«Art is a guarantee of health»—or, according to the French-American sculpture Louise Joséphine Bourgeois (1911 – 2010) Almodóvar is referencing, a guarantee of sanity. And it’s a thought that the director takes no reservations exploring in his latest creation. Based off of Thierey Jonquet’s novel Mygale, The Skin I live In (2011) won the BAFTA’s “Best Film Not in the English Language” category in addition to being nominated for 4 Goya awards (Elena Anaya taking home Best Actress), and has had no shortage of general critical acclaim. It’s been described as an erotic psychosexual thriller and there have been stylistic comparisons made to Kubrick. But there’s even more to it. In fact, it’s arguably Almodóvar’s best yet and is perhaps better described as a twisted mix of obsession, identity and sexuality—covering everything from rape to love, revenge to loss.
Set in modern-day Toledo, the film opens at El Cigarral, an estate located along the Tajo river. Using the location’s interior and exterior extravagance to his artistic benefit as well as to foreshadow the maniacal meticulousness of his protagonist, Dr. Robert Legard (Antonio Banderas), Almodóvar pays tribute to Tiziano Vecelli’s polemic 16th century Venus of Urbino, and Picasso’s Les Demoiselles d’Avignon within the first fifteen minutes. The Venus hangs in the hallway of El Cigarral’s entry-room, underscoring the perfection Ledgard strives for in his work; decorative hand-sculpted Picasso-like clay faces covered in cloth adore a patient’s room. And the imagery goes even deeper. Coming home after a conference, the well-to-do Dr. Legard makes his way calmly past the Venus, around a corner and into his bedroom, which is decorated with large television screens that capture a backside nude view of his patient Vera (Elena Anaya), positioned as though she were the painting.
But, always working to create suspense, Almodóvar destroys beauty just as swiftly as he creates it. Finding that Vera has mutilated herself and attempted suicide, Ledgard rushes her to his basement operating room, where we learn of the transgenic skin alluded to in the film’s title. As is further explained at a subsequent scientific conference, Ledgard had mutated the cells that comprise human skin by transferring genetic information from a pig cell, making it much tougher. And it’s with this skin that he uses to repair Vera’s self-inflicted wounds. But Ledgard’s ‘artificial skin’—named Gal named after his late wife who died due to burns suffered in a car accident—crosses ethical lines and his research is officially suspended by the president of the scientific community.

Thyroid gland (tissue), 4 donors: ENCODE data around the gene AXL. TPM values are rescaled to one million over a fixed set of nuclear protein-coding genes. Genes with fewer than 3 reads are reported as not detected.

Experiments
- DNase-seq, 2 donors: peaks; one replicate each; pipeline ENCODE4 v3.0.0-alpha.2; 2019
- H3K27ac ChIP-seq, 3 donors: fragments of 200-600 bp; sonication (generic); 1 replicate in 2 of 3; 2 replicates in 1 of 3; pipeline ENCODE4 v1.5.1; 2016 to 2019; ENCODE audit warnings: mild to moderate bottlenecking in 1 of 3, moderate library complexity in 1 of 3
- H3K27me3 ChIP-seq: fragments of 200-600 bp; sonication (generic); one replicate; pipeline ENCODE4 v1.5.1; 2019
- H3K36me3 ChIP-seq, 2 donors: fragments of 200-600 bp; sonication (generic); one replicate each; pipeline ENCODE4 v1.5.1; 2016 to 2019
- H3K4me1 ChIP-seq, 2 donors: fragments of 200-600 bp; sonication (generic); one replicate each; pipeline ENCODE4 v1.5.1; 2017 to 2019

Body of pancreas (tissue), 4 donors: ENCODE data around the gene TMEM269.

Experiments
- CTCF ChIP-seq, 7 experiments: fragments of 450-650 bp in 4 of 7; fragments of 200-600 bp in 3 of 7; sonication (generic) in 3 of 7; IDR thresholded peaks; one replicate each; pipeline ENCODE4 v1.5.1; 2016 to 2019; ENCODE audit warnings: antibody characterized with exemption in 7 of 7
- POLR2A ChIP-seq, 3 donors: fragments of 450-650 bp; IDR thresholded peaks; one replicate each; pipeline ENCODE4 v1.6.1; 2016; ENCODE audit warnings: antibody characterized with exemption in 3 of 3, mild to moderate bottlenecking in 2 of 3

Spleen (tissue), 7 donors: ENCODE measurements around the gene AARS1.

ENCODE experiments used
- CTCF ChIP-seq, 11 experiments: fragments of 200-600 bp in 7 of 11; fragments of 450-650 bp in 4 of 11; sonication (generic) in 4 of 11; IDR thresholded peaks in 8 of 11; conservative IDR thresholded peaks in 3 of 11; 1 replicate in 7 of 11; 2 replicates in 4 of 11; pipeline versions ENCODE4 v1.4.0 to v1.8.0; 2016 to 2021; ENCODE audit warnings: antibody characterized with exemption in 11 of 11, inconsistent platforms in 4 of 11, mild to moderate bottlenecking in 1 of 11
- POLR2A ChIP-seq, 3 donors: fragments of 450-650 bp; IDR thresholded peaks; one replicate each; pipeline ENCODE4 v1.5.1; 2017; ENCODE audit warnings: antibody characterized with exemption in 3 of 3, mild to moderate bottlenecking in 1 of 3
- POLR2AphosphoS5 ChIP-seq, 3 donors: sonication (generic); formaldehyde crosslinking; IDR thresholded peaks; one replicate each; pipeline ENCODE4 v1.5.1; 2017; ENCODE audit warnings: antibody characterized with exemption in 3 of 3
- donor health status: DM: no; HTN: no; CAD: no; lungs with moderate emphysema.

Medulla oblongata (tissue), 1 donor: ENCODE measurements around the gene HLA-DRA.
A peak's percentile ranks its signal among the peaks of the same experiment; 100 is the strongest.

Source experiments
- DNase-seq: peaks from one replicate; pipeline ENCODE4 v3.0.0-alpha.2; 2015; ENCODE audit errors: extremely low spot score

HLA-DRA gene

Disheartened but not defeated, Legard finds solace in clandestinely continuing his work, and his opium, which he also administers to his patient to produce drug-induced amnesia (a later scene captures Vera’s ironic reminder—“opium helps me forget”—written compulsively along with other thought fragments such as the abovementioned Bourgeois quote on her bedroom wall). A sexually charged encounter with Vera follows, making it clear that she is trying to lure Ledgard into a state of vulnerability. Before we can ask why Vera would have attempted suicide or want to fool Dr. Ledgard, though, Almodóvar interrupts the aesthetic of the film as well as its storyline with the introduction of Zeca (Roberto Alamo). Having drunkenly made his way to Toledo from Madrid’s Carnival—staggering stupidly the entire way—, Zeca arrives at El Cigarral still adoring his carnival tiger outfit and in search of his mother. And his presence enriches the film with a sense of coherent absurdity; while he is visually comical, he ties much of the complicated story together. After pleading with housekeeper Marilia (Marisa Paredes) to let him in through the intercom, we learn that Zeca is indeed Marilia’s son and is on the run from a failed jewelry store heist.